Does God have a plan for you? Most Americans believe God does have a plan for them, according to the latest Baylor Religion Survey. Many Americans (41%) feel very strongly about this, saying that they are assured that God, indeed, has a plan for them. Another 32.2% don’t feel as strongly, but still believe God has a plan. About one quarter of Americans reject the idea that God has a plan in mind for them.
Who tends to hold this belief? These beliefs vary closely with levels of education and income, Baylor analysts discovered. Those who strongly agree that God has a plan for them are apt to have lower levels of formal education and lower levels of income, compared to those who disagree with the belief.
How does this belief shape political views? Americans who strongly believe God has a plan for them are also more likely to hold conservative opinions: They tend to believe the government does too much and that able-bodied people who are jobless shouldn’t get unemployment checks. They also tend to believe that anything’s possible for those who work hard and success is due to ability, not luck. These attitudes indicate faith in the American ethic of hard work and meritocracy. Strong believers also are likely to think that some people are meant to be rich and some are meant to be poor.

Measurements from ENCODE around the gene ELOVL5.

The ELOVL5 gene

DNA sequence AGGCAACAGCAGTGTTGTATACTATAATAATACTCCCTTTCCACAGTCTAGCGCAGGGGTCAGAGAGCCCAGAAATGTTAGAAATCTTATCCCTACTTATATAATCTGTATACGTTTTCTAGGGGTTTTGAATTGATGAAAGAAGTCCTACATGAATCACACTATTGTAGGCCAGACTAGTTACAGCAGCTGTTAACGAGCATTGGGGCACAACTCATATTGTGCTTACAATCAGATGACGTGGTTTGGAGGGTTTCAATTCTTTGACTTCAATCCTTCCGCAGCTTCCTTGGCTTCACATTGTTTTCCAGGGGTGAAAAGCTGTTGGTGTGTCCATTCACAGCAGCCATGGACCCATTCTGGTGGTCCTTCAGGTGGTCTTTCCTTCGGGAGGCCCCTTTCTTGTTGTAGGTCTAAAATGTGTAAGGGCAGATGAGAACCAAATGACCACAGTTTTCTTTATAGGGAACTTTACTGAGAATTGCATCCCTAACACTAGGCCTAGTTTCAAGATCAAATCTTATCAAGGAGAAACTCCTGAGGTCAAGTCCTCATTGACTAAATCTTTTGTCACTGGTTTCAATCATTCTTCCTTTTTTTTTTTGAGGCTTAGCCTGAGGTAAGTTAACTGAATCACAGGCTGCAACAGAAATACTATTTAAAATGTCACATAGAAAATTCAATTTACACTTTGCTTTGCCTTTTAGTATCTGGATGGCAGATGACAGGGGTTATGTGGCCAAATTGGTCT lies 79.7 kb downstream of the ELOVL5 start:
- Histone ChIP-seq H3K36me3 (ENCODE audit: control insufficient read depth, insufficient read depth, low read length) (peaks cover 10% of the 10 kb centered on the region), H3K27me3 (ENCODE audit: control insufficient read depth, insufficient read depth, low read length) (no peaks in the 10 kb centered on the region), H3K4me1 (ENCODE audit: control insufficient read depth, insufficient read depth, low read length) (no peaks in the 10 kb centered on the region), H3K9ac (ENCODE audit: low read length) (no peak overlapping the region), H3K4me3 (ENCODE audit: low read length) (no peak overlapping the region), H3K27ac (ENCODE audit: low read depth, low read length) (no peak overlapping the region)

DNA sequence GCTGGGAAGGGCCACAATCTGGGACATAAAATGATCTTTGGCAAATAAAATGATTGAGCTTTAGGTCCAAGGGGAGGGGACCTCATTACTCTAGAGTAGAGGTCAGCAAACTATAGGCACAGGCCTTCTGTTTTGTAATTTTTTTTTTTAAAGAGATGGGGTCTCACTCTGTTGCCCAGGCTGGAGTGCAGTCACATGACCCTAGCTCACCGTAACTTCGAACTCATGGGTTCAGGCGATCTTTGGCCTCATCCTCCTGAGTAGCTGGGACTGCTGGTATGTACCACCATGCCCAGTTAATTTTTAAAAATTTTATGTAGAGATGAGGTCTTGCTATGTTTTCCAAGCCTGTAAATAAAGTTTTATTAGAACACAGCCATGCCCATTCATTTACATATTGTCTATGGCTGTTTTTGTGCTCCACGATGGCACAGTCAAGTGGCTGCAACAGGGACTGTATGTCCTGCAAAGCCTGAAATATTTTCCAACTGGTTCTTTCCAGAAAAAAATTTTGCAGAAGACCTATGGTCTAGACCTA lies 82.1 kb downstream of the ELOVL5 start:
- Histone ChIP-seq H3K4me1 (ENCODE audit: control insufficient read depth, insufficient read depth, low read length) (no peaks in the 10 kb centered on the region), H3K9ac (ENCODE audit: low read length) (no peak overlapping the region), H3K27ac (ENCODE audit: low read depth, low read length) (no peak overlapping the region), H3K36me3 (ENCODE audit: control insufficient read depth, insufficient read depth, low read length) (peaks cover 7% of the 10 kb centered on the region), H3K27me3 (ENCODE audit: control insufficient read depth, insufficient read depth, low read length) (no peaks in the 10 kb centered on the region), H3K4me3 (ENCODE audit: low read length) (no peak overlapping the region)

How does this belief fuel our growing gap between rich and poor? Strong belief in God’s personal planning tends to justify our economic situation. We live in a time of high joblessness and growing economic inequality, as we have discussed before in OurValues. Those who strongly believe in God’s plan for their lives are likely to find this belief reiforcing “the fairness of our economic system,” write the Baylor analysts, “and our ability to eschew government assistance to stem the tide of our economic woes.”
Do you believe God has a plan for you?
Do you see this belief fueling the political viewpoints described above?
Do you agree that this belief about God can fuel acceptance of poverty?
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Originally published at www.OurValues.org, an online experiment in civil dialogue on American values.